Oliver said that as a young athlete, it is harder to develop the techniques needed to play cornerback at a high level, which is why players who start the transition earlier are more likely to stand out.
In March, NFL Network analyst Bucky Brooks tweeted kudos to high school and college coaches who convinced “explosive athletes to play defense instead of touching the ball.”
Brooks added: “Any [high school] player measuring [5-foot-10 or taller] should start backpedaling today,” referring to a defensive back’s technique. “There's a lot of [money] to be made. . . .”
Like Hellams, Bishop Dunne (Tex.) wide receiver Marquez Beason has played on both sides of the ball in high school, focusing more on the wide receiver position. But after hearing the rumblings from coaches, scouts and others that a strategic move to cornerback could provide him with more opportunities, the 5-11, 173-pounder made the switch to full-time cornerback two months ago.
“I’m dedicated to cornerback,” said Beason at the end of March. “Some people say it would be a hard transition, but really it’s just technique and being an athlete.”
Beason, a four-star recruit who is rated the No. 10 prospect in Texas and No. 54 nationally by 247Sports for the Class of 2019, added that the ball skills he developed as a pass-catcher help him at corner, and that he can better situate himself at the start of the play by reading the opposing receiver’s feet and body position.
At DeMatha during an April offseason training session after school, Hellams’s measurables and athleticism clearly stand out. He lifts weights with his teammates three times a week, in addition to running track twice a week.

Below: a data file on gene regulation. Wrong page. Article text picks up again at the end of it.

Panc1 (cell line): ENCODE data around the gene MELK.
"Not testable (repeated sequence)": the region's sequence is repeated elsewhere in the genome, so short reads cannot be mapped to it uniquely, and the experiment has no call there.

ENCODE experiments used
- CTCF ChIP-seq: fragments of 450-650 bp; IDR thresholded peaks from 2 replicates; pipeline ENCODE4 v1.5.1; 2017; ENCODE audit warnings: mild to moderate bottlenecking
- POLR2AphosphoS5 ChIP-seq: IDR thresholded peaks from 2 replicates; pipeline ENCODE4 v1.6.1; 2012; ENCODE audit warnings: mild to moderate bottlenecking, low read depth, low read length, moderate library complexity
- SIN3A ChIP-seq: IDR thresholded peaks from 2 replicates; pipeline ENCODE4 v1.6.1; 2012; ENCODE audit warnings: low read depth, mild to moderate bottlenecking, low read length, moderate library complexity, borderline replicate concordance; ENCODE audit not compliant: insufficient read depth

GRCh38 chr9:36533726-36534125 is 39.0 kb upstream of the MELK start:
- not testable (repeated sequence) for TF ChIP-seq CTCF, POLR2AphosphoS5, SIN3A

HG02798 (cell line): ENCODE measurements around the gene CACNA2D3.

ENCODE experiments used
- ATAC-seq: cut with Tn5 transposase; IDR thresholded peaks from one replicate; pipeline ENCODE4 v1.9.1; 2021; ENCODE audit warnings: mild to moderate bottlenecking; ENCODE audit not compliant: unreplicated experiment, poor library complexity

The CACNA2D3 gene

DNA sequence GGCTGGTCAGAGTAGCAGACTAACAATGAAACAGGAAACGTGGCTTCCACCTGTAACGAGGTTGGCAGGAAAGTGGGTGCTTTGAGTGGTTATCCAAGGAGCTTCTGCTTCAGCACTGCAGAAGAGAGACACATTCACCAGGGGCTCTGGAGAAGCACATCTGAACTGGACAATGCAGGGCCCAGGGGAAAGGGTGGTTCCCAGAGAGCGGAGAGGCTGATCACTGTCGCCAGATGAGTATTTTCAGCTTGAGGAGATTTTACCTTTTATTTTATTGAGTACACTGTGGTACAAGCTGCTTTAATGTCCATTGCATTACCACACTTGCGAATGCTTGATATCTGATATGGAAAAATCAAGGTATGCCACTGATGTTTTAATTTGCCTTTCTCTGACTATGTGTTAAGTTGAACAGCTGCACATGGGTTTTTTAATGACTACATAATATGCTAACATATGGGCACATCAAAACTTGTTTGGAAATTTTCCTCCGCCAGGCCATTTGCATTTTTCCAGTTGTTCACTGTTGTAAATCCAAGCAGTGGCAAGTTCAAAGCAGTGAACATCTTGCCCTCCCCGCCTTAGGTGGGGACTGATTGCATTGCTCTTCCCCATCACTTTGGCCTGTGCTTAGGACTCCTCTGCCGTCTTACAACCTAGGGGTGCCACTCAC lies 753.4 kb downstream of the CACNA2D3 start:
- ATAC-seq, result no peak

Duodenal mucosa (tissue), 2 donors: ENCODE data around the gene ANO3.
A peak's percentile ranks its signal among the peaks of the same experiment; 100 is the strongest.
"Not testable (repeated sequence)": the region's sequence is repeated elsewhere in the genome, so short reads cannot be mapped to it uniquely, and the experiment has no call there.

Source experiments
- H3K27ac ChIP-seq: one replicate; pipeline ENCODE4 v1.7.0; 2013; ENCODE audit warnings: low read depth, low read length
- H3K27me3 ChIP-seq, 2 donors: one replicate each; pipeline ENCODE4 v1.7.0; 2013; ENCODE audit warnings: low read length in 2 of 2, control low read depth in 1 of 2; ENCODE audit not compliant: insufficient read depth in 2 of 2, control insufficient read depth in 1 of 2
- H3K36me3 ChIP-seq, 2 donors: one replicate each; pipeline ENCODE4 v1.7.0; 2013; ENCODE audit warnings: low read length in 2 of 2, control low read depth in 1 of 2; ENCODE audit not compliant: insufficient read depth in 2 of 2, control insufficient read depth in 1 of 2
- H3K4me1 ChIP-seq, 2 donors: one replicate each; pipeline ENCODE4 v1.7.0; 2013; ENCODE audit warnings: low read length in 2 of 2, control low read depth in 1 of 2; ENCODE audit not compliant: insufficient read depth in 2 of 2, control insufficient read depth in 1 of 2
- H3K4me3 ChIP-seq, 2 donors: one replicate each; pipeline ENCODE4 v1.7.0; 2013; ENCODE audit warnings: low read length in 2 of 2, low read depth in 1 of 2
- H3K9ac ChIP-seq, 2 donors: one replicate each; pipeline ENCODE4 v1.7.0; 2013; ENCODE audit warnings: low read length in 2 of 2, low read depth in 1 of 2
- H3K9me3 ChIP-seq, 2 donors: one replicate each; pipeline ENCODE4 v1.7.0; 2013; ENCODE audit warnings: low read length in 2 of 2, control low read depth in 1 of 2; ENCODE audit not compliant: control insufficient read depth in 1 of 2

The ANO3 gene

He is aware that he has options. Virginia Tech sees Hellams as a wide receiver or a safety. Ole Miss and Vanderbilt want him strictly as a wide receiver. Clemson and Alabama — winners of the past three national championships — want him as a safety. He will continue to play both sides of the ball his senior year, walking the halls of his high school with two playbooks in his backpack, wondering how he can make it to the next level.
Sitting in Saban’s office in Tuscaloosa, Hellams started to see what the possibilities could be if he donned an Alabama jersey during his college career.
“I just straight asked [Saban], ‘How do you see me at Alabama?’ And he talked about watching my film on defense,” Hellams said. “He talked about how Alabama produces a lot of DBs and a lot of DBs are drafted, but they also need a lot of DBs to come in.”
Hellams said Saban compared him to Alabama defensive back Minkah Fitzpatrick — considered a lock to be a first-round pick in this year’s NFL draft — drawing parallels to his speed, the way he covers ground in the open field and his football IQ. He also reminded Hellams of Alabama’s track record of sending top defensive backs to the league, including Landon Collins, Ha Ha Clinton-Dix, Eddie Jackson and Marlon Humphrey.
“In the back of my mind, I am thinking, [Hellams is] 6-2, 198 [pounds], I would love to have him in the middle of the field over top of my defense, I would,” Bowen said.
“I’m sure there are teams that are recruiting him at receiver, and look, I understand. When I went to Iowa, I wanted the ball in my hands, too,” Bowen added, referring to his own collegiate career. “But I had smart coaches, and they knew what was the better path for me to getting on the field and to the NFL.”